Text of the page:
Youth Sports Are Not a Free Babysitting Service

Dealing honestly with the time commitment issue.

Posted Apr 01, 2018

Ford Video/Mastery Approach to Parenting in Sports
Source: Ford Video/Mastery Approach to Parenting in Sports

When children enter a sport program, their parents automatically take on some obligations. Some parents don’t understand this at first and are surprised to find what’s expected of them. Others never realize their responsibilities, or they refuse to accept them. Consequently, they miss opportunities to help their sons or daughters grow through sports.

Much of the joy of being a sport parent comes from watching one’s child during practices and competitions. Most young athletes also appreciate their parents' interest and attendance. (What youngster isn't boosted by looking up into the stands and seeing Mom and Dad in rapt attention?) But some parents show a complete lack of concern about youth sports, which is regrettable.

Can parents give their children some time?

To contribute to the success of a program, parents must be willing to commit themselves in many different ways. To begin, they need to decide how much time can be devoted to their children’s sport activities. It may involve driving kids to and from practice, going to games, meets, or matches, and assisting the coach. Many parents don’t realize how much time can be consumed by such activities. Some parents who expect sport programs to occupy their children's time and give them more time for themselves are shocked to find that they are now spending more time with their kids than before.

Conflicts arise when parents are very busy, yet are also interested and want to encourage their children. Thus, one challenge is to deal honestly with the time-commitment issue. Here are a few tips for doing this.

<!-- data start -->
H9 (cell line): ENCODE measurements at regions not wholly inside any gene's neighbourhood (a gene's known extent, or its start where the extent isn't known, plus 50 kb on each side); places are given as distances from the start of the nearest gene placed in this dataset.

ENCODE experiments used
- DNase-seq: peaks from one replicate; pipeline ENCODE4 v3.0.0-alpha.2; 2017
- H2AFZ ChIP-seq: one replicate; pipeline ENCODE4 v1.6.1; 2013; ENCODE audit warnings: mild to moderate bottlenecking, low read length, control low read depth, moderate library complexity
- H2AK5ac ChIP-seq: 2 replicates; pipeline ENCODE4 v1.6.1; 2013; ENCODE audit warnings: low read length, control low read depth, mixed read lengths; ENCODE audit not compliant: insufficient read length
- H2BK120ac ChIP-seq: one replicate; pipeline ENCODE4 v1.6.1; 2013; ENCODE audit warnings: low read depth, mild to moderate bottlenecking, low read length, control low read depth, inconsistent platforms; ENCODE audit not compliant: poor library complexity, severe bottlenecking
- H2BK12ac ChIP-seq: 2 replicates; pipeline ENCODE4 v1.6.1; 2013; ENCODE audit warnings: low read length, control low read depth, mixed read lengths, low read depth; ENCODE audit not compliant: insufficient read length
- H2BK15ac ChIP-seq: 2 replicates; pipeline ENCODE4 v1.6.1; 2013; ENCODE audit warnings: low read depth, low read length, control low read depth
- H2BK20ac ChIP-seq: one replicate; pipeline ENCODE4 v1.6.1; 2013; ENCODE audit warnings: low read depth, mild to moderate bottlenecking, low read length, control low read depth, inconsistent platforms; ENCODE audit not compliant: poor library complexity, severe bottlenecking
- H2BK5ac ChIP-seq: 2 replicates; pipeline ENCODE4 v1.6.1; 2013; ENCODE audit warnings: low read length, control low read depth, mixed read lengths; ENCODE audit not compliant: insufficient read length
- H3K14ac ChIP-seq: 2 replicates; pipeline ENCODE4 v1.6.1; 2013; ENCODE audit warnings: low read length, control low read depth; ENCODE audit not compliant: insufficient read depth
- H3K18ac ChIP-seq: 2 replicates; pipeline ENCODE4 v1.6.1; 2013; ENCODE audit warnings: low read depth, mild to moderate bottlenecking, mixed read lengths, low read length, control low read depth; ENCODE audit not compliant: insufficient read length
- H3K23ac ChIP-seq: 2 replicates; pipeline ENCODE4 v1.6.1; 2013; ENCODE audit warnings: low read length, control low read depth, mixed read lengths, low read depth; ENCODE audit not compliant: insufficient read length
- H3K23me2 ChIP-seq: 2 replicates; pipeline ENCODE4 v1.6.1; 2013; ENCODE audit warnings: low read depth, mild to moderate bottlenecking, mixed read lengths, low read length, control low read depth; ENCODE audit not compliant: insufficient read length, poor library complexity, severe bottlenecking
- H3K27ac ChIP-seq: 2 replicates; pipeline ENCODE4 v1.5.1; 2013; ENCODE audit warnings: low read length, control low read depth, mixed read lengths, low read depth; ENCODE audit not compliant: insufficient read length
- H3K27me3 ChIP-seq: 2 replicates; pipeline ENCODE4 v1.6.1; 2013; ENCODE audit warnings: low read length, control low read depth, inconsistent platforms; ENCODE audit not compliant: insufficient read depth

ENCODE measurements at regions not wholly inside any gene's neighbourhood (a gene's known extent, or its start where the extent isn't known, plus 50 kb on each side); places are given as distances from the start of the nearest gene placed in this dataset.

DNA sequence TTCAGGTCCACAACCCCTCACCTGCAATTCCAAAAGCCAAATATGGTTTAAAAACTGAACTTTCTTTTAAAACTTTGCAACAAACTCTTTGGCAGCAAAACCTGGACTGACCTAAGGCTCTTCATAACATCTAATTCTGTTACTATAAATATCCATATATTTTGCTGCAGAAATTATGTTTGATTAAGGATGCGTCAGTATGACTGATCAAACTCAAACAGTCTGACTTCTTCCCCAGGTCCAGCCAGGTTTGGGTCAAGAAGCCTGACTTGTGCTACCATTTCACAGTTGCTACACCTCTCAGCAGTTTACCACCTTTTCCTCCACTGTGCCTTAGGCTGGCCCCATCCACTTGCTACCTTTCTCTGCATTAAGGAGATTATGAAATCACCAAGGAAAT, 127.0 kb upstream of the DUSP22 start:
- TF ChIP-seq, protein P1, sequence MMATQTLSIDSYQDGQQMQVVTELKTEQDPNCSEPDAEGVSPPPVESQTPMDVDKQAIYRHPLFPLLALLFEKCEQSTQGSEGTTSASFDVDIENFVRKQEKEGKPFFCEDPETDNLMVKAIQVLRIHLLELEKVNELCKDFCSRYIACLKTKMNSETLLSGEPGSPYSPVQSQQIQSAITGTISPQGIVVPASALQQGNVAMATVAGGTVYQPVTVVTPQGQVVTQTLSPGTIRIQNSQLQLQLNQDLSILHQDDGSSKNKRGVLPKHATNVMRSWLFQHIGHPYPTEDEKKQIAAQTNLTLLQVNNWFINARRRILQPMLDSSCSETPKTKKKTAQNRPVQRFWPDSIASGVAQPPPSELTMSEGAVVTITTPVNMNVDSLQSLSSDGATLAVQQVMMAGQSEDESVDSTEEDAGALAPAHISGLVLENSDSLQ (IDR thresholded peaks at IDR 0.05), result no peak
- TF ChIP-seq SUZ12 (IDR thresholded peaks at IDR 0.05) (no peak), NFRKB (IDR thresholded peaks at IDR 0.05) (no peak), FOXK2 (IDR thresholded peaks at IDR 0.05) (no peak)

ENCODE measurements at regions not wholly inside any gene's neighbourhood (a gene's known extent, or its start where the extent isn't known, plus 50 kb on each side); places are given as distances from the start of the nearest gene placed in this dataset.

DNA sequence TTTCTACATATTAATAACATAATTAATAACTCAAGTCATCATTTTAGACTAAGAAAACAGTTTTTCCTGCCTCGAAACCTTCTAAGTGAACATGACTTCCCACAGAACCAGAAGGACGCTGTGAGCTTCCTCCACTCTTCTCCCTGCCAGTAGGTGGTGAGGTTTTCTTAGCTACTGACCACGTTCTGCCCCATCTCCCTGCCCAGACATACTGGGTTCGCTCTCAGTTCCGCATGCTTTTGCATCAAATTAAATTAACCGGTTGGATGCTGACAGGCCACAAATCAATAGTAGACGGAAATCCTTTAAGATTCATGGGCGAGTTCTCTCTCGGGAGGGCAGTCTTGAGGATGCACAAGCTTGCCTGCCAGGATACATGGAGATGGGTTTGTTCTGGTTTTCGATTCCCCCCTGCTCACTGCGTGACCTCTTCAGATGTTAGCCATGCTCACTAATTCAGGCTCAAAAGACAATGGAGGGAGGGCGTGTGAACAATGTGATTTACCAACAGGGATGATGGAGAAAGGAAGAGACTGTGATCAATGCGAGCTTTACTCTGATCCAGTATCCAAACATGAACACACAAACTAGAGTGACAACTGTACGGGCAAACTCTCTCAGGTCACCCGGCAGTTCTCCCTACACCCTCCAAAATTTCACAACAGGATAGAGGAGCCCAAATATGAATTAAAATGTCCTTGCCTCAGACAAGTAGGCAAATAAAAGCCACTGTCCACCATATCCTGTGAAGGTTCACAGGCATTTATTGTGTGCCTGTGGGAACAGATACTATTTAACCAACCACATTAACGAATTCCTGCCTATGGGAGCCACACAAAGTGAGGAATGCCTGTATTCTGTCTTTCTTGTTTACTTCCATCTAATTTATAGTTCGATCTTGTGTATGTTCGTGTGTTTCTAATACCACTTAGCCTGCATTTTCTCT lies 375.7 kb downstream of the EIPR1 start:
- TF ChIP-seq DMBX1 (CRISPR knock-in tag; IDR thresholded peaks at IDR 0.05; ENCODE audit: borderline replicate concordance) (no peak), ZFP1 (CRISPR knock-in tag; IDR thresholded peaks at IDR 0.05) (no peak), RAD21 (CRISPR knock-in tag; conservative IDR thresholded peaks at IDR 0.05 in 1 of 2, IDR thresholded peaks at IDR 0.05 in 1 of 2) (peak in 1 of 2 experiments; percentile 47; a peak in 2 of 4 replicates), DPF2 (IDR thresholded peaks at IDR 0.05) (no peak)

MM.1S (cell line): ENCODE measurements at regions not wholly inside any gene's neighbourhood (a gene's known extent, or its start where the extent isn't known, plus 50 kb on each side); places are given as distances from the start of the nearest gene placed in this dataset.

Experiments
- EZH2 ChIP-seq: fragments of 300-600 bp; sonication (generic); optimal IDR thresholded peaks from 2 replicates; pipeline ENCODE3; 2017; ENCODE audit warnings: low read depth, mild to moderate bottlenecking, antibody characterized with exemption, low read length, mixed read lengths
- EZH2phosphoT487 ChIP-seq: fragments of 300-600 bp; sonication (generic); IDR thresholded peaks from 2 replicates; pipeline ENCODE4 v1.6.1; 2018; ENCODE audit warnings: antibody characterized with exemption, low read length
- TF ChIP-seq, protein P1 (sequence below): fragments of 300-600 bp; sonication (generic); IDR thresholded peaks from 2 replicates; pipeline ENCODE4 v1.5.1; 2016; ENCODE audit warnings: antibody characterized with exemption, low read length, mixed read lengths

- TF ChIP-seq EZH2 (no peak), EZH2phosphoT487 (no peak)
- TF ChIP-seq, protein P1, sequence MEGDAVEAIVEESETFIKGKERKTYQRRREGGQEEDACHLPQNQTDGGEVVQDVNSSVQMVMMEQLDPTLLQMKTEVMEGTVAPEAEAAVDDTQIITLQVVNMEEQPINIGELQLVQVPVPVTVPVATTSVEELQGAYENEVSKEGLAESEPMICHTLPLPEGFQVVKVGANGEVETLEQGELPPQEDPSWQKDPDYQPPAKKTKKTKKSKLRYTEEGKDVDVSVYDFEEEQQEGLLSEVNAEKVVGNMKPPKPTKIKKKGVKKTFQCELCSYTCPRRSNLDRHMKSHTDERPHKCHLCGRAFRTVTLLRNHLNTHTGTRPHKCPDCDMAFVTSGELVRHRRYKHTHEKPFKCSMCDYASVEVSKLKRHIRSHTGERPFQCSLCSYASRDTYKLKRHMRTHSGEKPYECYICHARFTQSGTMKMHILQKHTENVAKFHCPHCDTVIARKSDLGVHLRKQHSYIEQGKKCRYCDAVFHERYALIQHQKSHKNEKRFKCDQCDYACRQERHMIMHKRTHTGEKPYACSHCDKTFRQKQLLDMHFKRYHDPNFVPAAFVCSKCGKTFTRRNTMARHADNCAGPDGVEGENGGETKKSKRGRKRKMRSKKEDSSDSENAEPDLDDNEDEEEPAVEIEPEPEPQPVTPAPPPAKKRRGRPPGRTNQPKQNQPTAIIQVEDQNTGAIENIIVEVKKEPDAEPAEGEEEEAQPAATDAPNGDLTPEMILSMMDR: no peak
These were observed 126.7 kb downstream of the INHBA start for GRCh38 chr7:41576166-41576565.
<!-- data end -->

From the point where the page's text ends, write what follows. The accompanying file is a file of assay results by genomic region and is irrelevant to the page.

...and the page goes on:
• Make every effort to watch at least some games/meets/matches, and (if possible) attend some practices as well.
  • Never promise more time than you can actually deliver. Simply stated, don’t create situations where you have to apologize for breaking commitments.
  • Ask about your child’s sport experiences. Perhaps the easiest way to show interest and support is to engage in conversation, particularly after an exciting competition. For more information, see my Psychology Today blogs titled “How to Deal With the Joy of Victory” and “How to Deal With the Agony of Defeat.”

Sports offer children and adolescents many opportunities for personal growth and development. They also offer parents opportunities to interact with their children in ways that enrich their relationship. Here’s the bottom line: Parents should avoid the mistake of treating youth sports as a “free babysitter.”

Do you want to learn more about parenting young athletes?

The Mastery Approach to Parenting in Sports is a research-based video that emphasizes skill development, achieving personal and team success, giving maximum effort, and having fun. To access the video, go to the Youth Enrichment in Sports website.